I think that one has to start somewhere. You cannot teach programming without teaching some kind of programming language, so you might as well teach that language well, with modern constructs and concepts.
    Oh, absolutely! However, sometimes (and I guess this is especially true for the governments) inertia, budget constraints, aging teachers, and, truth be told, bad decisions, get in the way of what is right.

    Students are remarkably more prone to change and more maleable (and bright) than their teachers, thank goodness. That is probably why it doesn't worry me much if my daughter will learn with <iostream.h> or <iostream> in a couple of years. It does worry me though that, with the former, her teacher will be limiting her study reference material.

    ... and Accelerated C++... awsome book. That with Lippman and others' C++ Primer, and Stroustrup's C++ have been my companions. Eagerly waiting for Musser's STL Tutorial and Reference Guide. Then just need some serious book on classes design and implementation.
    The programmer’s wife tells him: “Run to the store and pick up a loaf of bread. If they have eggs, get a dozen.”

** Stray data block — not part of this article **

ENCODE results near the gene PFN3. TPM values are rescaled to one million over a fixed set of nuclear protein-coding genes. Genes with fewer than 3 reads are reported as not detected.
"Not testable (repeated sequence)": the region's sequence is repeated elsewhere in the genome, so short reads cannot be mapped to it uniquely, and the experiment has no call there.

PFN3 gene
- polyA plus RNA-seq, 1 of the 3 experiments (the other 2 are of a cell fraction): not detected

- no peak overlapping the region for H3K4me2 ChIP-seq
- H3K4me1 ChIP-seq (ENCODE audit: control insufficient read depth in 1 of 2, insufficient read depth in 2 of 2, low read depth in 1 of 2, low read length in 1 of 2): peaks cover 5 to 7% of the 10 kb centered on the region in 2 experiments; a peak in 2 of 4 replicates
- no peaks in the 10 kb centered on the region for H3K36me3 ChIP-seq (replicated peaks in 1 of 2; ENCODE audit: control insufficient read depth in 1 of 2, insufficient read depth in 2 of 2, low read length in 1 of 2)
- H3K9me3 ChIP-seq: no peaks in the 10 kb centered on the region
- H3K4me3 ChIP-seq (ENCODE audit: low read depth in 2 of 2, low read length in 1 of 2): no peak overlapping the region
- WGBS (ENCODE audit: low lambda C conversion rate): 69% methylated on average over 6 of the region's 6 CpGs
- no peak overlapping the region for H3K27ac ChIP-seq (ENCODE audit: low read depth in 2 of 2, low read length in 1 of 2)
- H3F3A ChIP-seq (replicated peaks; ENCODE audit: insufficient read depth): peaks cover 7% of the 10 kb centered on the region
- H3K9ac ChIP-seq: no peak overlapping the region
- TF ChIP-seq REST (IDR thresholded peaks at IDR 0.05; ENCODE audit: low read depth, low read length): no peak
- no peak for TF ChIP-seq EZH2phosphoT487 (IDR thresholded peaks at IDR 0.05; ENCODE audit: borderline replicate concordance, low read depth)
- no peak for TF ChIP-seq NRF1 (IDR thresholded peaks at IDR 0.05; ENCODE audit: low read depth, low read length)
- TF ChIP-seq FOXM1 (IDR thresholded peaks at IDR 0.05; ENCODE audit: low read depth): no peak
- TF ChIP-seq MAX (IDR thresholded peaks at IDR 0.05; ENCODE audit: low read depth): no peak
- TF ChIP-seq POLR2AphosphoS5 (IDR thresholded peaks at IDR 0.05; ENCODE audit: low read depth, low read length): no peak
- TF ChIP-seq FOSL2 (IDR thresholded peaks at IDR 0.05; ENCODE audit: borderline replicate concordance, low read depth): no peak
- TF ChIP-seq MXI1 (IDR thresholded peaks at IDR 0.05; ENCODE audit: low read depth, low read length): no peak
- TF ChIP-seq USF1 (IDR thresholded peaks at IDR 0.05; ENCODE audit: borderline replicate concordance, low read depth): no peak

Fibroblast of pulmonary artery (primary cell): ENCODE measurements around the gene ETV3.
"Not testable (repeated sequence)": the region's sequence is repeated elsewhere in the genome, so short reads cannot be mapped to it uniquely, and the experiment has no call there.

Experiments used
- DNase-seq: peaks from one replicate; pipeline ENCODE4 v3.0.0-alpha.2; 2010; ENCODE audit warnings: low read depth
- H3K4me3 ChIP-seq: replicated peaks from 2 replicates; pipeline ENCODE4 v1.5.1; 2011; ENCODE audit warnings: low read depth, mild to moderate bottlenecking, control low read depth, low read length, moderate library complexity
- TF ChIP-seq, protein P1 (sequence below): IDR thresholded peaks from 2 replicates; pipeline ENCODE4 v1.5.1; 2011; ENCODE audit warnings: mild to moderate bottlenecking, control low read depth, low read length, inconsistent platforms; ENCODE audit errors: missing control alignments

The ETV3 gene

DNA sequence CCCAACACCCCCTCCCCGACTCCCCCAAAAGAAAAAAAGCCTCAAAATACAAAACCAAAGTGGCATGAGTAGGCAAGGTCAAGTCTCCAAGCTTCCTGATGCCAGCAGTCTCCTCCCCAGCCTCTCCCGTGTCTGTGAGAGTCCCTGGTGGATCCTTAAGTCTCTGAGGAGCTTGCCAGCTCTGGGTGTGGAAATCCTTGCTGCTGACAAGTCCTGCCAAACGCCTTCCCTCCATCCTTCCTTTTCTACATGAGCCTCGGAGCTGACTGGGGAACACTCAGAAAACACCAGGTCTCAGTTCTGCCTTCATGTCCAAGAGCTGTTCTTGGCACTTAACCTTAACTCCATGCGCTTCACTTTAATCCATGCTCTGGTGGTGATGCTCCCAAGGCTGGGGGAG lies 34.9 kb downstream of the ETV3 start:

The programmer comes home with 12 loaves of bread.


    Originally Posted by brewbuck:
    Reimplementing a large system in another language to get a 25% performance boost is nonsense. It would be cheaper to just get a computer which is 25% faster.

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    I could beg the school to change the course a bit, but it'll be really tough to contact the CBSE and convince them to change their course. The CBSE simply never listens. Any Indian teenager can tell you that. But I'll try anyways.

    BTW, during higher education, they do teach the standards compliant C++. It'll be impossible for people to get jobs without <iostream>!

    What people have been saying so far (that the objective of C++ at school level is to teach programming logic and problem solving skill), in my opinion, is perfectly true. You can't do anything useful with what they teach you. They have a chapter on SQL in class 12th, but it doesn't tell how to use SQL with C++ (and our teachers call SQL "sequel". Sequel to what?). What they're teaching now I knew when I was in class 8th (I'm now in 11th).